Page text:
Civilians killed in eastern DR Congo amid renewed conflict in the region

Civilians killed in eastern DR Congo amid renewed conflict in the region
Credit: Belga

Some 20 civilians were killed on Saturday in two separate attacks in the eastern region of the Democratic Republic of Congo, where fighting has resumed between the Congolese army and M23 rebels, local sources said Sunday.

In the Ituri province, the Codeco (Cooperative for the Development of Congo) militia, which claims to protect the Lendu tribe from the Hema tribe, is accused of attacking five villages in Mahagi territory on Saturday morning.

“So far we have counted 15 dead, mostly women, children and old people,” Arnold Lokwa, head of the Panduru district, told AFP.

In neighbouring North Kivu province, it was the Allied Democratic Forces (ADF) rebels, affiliated with the jihadist group Islamic State (EI), who are accused of killing at least nine people in the village of Nguli in Lubero territory.

The victims “were killed with knives and machetes,” a tenth person is seriously wounded and two children are missing,” Kambale Kamboso, head of the local village, told AFP.

The ADF is made up of Muslim rebels from Uganda who have gain infamous notoriety since the mid-1990s in eastern DRC, where they stand accused of having massacred thousands of civilians.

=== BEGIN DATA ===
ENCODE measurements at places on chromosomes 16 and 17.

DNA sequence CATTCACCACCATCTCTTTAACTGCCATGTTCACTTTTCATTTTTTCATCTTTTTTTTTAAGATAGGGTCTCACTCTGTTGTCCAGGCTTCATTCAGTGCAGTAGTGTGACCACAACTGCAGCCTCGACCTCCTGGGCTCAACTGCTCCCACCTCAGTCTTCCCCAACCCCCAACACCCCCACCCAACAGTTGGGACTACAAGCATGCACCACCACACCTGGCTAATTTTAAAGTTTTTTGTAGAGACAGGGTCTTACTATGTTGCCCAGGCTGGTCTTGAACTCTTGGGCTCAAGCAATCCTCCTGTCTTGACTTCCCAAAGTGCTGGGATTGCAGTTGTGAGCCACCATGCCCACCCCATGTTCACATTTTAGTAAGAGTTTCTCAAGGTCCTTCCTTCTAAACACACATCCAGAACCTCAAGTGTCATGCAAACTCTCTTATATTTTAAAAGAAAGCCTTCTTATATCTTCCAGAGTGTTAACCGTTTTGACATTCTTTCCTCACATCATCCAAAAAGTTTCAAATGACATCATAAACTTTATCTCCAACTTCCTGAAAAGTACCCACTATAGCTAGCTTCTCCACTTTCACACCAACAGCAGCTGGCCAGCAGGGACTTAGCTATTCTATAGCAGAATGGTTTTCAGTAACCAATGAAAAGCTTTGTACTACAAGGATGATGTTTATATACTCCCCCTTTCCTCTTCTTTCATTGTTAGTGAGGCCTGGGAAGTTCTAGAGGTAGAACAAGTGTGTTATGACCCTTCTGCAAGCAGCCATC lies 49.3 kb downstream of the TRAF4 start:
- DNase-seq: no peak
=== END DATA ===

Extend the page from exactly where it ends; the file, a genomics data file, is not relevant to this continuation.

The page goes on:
In the same province of North Kivu, but further south, fighting also resumed on Saturday between the army and M23 rebels in Masisi territory, northwest of the provincial capital Goma, after a few days of calm.

In a statement, the army accused the rebellion of attacking at least six of its positions and committing “recurrent violations of the ceasefire.”

Residents interviewed by telephone reported fighting in the evening in Bihambwe, not far from the mining town of Rubaya.

The M23 (“March 23 Movement”) comprises of Tutsi rebels, supported by Rwanda. According to Kinshasa and UN experts, M23 has seized large swathes of territory in North Kivu over the past year.

After several unfulfilled announcements of a cessation of hostilities, a ceasefire should have taken place on 7 March but has not been respected.

The fighting had, however, stopped for a few days this week while the M23 withdrew from villages where Burundian soldiers are now present after having been sent to the region by the Community of East African States (EAC).

The eastern provinces of the DRC have been plagued for nearly 30 years by violence from dozens of armed groups.

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